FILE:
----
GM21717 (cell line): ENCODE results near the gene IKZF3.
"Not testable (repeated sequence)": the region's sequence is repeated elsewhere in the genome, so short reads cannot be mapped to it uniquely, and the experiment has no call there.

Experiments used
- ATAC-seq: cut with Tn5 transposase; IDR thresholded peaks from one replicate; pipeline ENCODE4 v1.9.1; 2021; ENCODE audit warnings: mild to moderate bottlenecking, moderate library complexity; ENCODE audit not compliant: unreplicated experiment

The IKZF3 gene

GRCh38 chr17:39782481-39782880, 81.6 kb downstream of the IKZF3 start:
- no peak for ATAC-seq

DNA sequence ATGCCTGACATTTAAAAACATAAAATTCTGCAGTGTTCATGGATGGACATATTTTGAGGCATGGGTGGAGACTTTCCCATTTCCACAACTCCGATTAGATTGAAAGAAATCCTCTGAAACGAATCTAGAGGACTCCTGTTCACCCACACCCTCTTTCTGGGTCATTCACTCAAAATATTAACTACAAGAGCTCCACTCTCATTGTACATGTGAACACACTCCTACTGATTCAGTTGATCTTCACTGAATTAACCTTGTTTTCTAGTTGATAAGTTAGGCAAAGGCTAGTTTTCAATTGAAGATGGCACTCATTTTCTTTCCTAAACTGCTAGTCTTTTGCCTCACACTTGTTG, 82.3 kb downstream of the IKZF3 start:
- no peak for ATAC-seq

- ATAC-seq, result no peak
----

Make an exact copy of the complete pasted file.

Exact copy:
GM21717 (cell line): ENCODE results near the gene IKZF3.
"Not testable (repeated sequence)": the region's sequence is repeated elsewhere in the genome, so short reads cannot be mapped to it uniquely, and the experiment has no call there.

Experiments used
- ATAC-seq: cut with Tn5 transposase; IDR thresholded peaks from one replicate; pipeline ENCODE4 v1.9.1; 2021; ENCODE audit warnings: mild to moderate bottlenecking, moderate library complexity; ENCODE audit not compliant: unreplicated experiment

The IKZF3 gene

GRCh38 chr17:39782481-39782880, 81.6 kb downstream of the IKZF3 start:
- no peak for ATAC-seq

DNA sequence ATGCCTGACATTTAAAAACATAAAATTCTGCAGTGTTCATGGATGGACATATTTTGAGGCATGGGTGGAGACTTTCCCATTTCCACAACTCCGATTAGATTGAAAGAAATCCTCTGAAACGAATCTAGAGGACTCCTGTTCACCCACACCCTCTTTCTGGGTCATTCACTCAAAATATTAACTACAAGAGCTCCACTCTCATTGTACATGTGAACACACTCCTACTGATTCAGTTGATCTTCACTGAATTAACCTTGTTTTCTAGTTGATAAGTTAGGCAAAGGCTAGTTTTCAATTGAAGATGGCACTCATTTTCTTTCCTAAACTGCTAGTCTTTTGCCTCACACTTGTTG, 82.3 kb downstream of the IKZF3 start:
- no peak for ATAC-seq

- ATAC-seq, result no peak